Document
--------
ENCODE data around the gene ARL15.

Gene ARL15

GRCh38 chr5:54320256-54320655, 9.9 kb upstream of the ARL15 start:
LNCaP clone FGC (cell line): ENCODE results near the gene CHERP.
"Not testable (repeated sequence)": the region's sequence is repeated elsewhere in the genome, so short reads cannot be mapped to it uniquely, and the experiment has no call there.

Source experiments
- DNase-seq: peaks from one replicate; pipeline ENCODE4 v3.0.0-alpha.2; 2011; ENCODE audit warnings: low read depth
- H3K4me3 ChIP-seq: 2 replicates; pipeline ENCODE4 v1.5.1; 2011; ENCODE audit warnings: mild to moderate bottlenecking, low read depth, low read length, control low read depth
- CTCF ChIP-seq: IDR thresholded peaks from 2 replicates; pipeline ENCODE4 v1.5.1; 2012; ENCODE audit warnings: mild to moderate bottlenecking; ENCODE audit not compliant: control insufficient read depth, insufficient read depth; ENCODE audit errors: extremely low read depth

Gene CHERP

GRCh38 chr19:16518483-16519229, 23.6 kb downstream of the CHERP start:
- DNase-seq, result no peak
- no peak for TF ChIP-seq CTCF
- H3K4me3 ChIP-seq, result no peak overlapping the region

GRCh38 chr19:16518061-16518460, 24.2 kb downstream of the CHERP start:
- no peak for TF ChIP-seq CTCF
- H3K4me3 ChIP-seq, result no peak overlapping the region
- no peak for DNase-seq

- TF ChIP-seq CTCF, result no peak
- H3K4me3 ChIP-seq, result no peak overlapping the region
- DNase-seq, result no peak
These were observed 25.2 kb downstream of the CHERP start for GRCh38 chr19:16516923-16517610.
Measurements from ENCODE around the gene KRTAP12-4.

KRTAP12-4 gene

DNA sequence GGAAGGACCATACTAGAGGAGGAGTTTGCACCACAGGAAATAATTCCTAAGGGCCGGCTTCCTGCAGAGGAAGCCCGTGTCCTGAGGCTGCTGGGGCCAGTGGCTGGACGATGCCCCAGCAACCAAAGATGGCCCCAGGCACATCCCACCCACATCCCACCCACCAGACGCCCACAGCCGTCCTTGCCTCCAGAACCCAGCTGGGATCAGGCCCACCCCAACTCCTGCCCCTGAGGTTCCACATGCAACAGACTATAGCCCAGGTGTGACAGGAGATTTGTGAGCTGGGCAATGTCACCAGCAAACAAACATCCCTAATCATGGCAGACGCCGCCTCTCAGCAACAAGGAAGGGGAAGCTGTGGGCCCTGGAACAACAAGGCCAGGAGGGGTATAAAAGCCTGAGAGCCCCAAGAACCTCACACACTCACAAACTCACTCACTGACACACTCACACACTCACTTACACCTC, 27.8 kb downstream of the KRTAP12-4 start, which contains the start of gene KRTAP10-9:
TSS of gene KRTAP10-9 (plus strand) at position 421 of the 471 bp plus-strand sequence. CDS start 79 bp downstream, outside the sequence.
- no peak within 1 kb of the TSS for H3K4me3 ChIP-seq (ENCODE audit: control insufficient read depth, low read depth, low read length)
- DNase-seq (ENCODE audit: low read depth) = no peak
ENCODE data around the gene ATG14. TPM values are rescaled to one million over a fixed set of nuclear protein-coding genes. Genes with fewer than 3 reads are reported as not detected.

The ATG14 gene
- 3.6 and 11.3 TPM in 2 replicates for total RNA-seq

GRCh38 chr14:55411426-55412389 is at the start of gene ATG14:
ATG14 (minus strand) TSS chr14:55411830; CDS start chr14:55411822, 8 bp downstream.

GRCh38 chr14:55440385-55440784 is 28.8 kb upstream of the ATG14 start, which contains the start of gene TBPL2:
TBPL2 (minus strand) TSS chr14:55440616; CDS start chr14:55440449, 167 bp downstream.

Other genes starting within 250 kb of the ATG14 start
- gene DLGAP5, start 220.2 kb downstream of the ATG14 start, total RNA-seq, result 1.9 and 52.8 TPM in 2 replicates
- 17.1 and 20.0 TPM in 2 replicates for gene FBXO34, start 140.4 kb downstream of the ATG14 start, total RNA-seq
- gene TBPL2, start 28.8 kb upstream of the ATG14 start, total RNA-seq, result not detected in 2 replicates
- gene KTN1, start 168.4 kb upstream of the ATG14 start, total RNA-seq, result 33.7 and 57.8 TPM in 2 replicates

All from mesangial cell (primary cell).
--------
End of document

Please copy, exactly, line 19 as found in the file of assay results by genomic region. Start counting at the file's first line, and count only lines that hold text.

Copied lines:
- TF ChIP-seq CTCF, result no peak